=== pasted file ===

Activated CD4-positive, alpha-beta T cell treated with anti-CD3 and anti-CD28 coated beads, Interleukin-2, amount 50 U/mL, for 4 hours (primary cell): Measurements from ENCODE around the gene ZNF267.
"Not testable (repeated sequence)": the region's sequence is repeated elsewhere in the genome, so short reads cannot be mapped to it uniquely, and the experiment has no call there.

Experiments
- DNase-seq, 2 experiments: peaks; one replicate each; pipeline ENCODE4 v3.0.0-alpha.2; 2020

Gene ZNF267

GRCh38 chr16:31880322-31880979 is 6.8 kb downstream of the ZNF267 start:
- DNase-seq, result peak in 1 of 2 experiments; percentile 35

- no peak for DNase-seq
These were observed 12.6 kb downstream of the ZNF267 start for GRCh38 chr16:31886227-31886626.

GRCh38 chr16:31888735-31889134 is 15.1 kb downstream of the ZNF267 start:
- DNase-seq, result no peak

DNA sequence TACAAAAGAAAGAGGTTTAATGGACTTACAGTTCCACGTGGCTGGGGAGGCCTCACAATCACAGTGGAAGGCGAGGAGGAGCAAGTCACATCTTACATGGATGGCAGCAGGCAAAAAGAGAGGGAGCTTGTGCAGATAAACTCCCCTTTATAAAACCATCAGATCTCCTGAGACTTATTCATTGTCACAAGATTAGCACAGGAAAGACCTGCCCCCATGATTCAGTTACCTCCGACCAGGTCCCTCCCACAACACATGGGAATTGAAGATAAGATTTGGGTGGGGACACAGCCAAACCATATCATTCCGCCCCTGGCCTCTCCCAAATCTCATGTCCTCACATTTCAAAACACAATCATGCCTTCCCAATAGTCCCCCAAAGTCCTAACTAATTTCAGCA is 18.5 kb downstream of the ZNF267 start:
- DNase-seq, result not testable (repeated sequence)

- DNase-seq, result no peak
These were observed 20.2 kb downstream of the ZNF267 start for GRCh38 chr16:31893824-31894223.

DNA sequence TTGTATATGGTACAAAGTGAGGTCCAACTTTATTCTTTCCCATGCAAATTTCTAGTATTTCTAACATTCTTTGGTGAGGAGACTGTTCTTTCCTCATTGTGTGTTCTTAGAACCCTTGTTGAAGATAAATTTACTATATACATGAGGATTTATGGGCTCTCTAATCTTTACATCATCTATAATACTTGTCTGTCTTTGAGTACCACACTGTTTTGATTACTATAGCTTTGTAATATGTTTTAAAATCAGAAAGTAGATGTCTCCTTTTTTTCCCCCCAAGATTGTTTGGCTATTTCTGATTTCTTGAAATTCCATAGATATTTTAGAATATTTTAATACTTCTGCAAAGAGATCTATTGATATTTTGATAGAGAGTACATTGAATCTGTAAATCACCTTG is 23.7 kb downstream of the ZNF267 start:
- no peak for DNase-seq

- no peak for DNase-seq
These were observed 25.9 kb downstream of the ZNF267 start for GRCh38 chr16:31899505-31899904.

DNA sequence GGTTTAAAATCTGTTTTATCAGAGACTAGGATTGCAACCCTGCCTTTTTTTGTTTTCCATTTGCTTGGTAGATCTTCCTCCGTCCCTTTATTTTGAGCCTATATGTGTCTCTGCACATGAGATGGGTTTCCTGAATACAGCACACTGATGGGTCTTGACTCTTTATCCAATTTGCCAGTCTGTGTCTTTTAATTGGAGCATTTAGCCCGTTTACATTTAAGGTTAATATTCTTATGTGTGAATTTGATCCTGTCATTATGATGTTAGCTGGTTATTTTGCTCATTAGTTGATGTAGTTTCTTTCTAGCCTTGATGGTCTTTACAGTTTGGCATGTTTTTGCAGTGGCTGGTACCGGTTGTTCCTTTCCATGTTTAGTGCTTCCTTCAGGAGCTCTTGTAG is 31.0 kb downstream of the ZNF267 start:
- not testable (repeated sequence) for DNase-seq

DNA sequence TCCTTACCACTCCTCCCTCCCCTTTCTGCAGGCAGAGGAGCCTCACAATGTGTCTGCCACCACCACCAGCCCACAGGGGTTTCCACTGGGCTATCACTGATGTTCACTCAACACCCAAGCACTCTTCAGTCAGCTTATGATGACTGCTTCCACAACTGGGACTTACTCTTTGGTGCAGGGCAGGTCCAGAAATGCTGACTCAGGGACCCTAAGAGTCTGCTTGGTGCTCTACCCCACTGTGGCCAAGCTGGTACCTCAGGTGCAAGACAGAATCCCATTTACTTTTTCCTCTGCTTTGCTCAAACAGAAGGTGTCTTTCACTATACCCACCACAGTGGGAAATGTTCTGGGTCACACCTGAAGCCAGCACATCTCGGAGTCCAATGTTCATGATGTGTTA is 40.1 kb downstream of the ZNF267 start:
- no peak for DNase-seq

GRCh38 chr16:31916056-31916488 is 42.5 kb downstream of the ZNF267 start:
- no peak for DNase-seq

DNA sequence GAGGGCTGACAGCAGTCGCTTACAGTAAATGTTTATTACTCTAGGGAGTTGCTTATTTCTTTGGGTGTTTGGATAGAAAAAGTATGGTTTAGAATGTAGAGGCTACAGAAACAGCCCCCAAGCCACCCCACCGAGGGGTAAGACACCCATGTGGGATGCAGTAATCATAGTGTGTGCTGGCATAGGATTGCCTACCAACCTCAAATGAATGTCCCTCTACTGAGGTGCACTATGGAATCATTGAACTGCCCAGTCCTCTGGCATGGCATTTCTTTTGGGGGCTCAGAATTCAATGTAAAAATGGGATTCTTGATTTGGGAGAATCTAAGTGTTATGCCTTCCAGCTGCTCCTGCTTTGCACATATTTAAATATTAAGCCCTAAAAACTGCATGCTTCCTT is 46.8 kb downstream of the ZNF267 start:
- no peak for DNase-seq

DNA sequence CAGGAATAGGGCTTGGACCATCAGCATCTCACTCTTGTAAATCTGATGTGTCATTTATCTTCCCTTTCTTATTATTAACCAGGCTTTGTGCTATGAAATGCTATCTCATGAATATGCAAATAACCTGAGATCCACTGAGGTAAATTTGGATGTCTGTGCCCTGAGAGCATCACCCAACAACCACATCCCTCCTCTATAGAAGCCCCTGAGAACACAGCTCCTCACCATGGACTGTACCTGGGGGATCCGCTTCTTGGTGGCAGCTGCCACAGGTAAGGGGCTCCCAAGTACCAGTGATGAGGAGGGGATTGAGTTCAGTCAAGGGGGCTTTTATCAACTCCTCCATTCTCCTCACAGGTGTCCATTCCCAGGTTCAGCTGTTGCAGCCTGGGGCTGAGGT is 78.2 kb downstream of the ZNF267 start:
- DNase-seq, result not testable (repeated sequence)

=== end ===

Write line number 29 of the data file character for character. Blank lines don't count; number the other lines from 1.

- DNase-seq, result not testable (repeated sequence)